ARIADNE, the journal published by the Archive of the German Women’s Movement, is inviting contributions for a special issue on the “female history/ies of the Weimar Republic”. The editors aim to present the different female lifestyles and social realities and ask which role women played in the new state.
Proposals have to be submitted before 1 July 2017 to email@example.com.
In August 2016, the Friedrich Schiller University in Jena established the Forschungsstelle Weimarer Republik, a “central platform for German and international Weimar research”. Funded by the Ministry of Economy, Science and Digital Society of Thuringia, the new research centre hosts a yearly conference, organises regular workshops for early career researchers, awards prizes for research publications (from BA theses to Habilitationen), and publishes a series on Weimar history.
The FAZ and regional broadcaster Bayerischer Rundfunk have teamed up for an essays series on the topic of “Weimarer Verhältnisse?” (Weimar conditions): a group of distinguished historians of the era, including Andreas Wirsching, Ute Daniel and Hélène Miard-Delacroix, consider the reasons for Weimar’s collapse and its lessons for today, from democratic breakdown to economic policy.
In the current issue of Central European History, Jochen Hung reviews new literature on the history of the Weimar Republic, focusing on the often-used “plot” of Weimar’s cultural modernism juxtaposed with its democratic breakdown: “More than thirty years ago, Eberhard Kolb commented that the vast wealth of research on the history of the Weimar Republic made it “difficult even for a specialist to give a full account of the relevant literature.” Since then, the flood of studies on Weimar Germany has not waned, and by now it is hard even to keep track of all the review articles meant to cut a swath through this abundance. Yet the prevailing historical image of the era has remained surprisingly stable: most historians have accepted the master narrative of the Weimar Republic as the sharp juxtaposition of “bad” politics and “good” culture, epitomized in the often-used image of “a dance on the edge of a volcano.””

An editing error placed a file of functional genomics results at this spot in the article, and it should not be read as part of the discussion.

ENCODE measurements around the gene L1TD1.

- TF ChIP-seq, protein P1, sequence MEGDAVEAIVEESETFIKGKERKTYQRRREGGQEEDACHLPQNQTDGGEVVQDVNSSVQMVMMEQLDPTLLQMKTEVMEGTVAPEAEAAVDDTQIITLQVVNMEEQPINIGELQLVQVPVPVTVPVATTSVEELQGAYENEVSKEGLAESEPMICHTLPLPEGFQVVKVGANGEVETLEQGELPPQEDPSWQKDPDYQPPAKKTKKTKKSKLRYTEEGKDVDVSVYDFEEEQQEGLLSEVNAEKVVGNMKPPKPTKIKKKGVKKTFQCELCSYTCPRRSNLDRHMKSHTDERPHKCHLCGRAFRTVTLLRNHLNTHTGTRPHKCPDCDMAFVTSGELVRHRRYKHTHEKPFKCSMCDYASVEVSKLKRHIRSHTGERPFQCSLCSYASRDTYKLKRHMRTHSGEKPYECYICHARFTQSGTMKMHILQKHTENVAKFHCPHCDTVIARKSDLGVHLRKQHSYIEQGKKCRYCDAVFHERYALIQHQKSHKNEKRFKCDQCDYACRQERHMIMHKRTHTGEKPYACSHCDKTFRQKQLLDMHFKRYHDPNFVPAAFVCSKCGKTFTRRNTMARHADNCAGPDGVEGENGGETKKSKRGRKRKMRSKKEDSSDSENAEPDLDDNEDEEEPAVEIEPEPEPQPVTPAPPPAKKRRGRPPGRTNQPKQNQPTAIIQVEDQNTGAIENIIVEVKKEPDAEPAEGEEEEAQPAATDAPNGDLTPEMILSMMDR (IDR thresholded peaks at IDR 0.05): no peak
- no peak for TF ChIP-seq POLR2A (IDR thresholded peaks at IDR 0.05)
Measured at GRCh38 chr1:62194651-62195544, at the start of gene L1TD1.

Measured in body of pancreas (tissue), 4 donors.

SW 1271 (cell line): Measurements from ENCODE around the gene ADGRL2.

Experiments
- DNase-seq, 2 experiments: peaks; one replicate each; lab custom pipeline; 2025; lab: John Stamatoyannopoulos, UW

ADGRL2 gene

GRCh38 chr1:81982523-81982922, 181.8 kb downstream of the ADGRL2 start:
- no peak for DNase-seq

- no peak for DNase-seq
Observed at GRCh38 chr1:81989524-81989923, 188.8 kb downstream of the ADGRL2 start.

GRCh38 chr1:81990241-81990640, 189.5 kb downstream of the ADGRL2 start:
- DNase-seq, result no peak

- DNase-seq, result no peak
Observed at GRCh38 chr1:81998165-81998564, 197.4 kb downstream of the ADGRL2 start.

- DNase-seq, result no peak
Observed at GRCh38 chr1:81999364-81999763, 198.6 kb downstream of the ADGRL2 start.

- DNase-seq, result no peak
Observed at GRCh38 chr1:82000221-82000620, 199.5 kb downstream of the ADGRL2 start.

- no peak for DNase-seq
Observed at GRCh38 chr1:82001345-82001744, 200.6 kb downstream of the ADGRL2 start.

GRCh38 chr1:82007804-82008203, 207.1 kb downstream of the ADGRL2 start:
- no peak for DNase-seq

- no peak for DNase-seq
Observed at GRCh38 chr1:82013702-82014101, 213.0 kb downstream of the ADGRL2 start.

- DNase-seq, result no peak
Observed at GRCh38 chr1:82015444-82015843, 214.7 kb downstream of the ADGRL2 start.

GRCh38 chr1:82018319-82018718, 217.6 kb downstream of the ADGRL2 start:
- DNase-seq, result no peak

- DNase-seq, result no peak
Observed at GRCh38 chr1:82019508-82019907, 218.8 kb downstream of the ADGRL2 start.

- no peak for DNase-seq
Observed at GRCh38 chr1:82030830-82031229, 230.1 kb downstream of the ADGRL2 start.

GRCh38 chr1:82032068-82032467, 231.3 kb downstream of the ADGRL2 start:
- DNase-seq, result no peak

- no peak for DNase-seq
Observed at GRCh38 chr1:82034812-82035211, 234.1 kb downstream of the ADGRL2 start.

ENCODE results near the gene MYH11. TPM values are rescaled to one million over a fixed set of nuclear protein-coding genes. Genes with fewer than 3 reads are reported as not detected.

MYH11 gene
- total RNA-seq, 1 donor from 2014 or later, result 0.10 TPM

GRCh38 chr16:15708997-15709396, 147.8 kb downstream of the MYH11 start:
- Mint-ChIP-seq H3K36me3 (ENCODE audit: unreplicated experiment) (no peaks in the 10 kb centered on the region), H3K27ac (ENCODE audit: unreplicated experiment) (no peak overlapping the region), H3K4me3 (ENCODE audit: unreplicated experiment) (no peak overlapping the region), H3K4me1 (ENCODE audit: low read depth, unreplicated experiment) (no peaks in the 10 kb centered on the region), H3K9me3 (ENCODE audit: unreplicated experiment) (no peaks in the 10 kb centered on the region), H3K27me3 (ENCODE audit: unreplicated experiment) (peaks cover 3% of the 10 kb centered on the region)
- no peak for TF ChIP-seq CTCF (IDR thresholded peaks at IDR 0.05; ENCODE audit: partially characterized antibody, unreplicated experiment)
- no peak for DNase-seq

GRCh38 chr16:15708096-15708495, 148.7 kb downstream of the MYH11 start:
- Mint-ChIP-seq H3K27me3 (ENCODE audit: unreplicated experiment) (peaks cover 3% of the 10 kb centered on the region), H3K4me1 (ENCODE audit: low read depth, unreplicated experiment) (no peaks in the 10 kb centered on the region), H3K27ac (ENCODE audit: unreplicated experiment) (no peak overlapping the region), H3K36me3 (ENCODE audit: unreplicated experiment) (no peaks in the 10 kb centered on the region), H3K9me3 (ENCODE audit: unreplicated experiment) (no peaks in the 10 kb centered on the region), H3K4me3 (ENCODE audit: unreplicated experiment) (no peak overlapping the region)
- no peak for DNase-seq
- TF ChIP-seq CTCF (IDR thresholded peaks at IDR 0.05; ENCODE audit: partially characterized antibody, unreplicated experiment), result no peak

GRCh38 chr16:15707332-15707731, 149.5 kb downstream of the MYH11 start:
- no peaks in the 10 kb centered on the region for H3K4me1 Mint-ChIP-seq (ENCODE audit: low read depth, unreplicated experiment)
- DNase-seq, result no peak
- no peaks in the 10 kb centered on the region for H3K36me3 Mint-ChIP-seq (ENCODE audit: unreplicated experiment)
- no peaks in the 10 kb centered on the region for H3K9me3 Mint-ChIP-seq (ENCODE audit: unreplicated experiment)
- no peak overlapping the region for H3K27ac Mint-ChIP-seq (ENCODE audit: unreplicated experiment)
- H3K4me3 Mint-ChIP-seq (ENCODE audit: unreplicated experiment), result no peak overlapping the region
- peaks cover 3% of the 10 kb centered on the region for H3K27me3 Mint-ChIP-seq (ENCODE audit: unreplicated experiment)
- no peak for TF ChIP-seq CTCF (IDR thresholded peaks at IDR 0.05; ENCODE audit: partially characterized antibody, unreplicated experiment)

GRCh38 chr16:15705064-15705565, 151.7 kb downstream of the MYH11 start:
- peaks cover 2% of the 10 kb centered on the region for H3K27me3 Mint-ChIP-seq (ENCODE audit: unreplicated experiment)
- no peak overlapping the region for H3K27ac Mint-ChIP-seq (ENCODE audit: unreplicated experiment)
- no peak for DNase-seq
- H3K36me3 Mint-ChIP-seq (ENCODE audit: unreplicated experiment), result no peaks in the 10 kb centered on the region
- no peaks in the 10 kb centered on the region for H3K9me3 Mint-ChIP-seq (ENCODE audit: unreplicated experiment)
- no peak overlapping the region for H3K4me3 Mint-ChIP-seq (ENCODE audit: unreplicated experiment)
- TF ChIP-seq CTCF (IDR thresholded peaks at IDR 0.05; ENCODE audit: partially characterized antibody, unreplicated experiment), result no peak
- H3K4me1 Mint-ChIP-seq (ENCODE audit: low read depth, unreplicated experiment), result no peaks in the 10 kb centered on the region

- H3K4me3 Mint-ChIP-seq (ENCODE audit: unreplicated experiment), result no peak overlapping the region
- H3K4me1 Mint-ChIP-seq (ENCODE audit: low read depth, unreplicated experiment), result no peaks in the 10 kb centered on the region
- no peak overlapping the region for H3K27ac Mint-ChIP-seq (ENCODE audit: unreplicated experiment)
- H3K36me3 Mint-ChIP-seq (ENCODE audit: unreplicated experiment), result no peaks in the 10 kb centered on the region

A slightly different take of the currently popular Weimar comparisons in the Berlin-based expat magazine Exberliner: “Our new issue looks at the impact that Weimar’s gay sexologists, expat authors, cabaret dancers and Dadaist visionaries had on today’s Berlin and asks: How close are we to Weimar 2.0?”